“Over the next three years, the University will need to make even greater investments in upgrading the data network to handle dramatic growth in volume and to accommodate new voice, video and communication technologies that students and faculty now require in our classrooms, laboratories, studios and libraries. Resources necessary to better protect University data, personal information and computers are being added, as are electronically operated personal security systems that include card-operated door access, emergency communication systems and video monitoring.
“In August, we will open several new buildings, including the Harry and Susan Seigle Hall for social sciences and law and the William H. and Elizabeth Gray Danforth University Center — both state-of-the-art facilities that will significantly expand services and opportunities for undergraduates. New buildings that bring greater benefit also bring new operating costs, such as the Danforth Center’s expanded Career Center, a campus-wide resource available to all students. Career planning — from the freshman year through graduation and beyond — is an essential component of the undergraduate experience. The University seeks to provide students the skills, creativity and proactive strategies so important to making productive life-planning choices.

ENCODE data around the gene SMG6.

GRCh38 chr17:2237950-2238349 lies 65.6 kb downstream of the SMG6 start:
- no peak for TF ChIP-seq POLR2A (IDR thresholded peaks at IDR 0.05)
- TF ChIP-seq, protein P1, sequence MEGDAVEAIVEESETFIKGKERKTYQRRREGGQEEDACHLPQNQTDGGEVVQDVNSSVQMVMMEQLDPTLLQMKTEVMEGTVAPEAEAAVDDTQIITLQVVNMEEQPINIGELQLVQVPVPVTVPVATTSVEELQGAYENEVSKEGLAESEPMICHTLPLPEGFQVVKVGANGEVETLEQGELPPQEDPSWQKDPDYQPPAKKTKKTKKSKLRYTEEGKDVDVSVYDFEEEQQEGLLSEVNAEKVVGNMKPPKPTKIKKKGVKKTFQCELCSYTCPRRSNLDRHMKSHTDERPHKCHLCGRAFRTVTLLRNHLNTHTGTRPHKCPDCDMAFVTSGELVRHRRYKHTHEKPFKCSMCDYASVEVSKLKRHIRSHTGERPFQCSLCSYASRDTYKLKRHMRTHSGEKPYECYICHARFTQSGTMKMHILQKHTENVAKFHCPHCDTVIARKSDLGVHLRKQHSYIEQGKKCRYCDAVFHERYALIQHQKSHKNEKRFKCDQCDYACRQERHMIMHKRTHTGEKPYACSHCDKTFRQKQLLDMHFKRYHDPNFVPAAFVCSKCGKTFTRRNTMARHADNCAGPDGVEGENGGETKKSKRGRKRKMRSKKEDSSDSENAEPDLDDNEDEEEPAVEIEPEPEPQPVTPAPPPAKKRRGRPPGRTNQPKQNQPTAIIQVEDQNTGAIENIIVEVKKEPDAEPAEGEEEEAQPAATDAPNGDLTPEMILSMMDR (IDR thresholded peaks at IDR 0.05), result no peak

“Of special importance is the growing commitment to sustainability in such areas as energy and the environment. Washington University is investing significant resources to this rapidly expanding field. Programs range from activities for public service to cutting-edge research important to controlling global warming, preserving environmentally sensitive species and supplying more efficient energy.”
Nearly 60 percent of University undergraduates receive financial aid in the form of grants, scholarships and other awards. As evidence of the University’s commitment to a strong financial aid program, students who qualify for need-based financial assistance will receive consideration for these increases in costs, along with consideration of changes in their family financial circumstances at the time they apply for renewal of financial aid.
Feiner noted that the University offers payment plans to help lessen family financial burdens, including the Partners in Education with Parents (PEP) plan that allows University charges for all undergraduate years to be paid in monthly installments over as many as 10 years at competitive fixed interest rates. The advantage of this plan is that a family can decrease the effect of future tuition and room and board increases, depending on the level of participation the family chooses. There also is a monthly payment plan that allows families to spread all or most of a single academic year’s expenses over 10 equal monthly payments without any interest charges.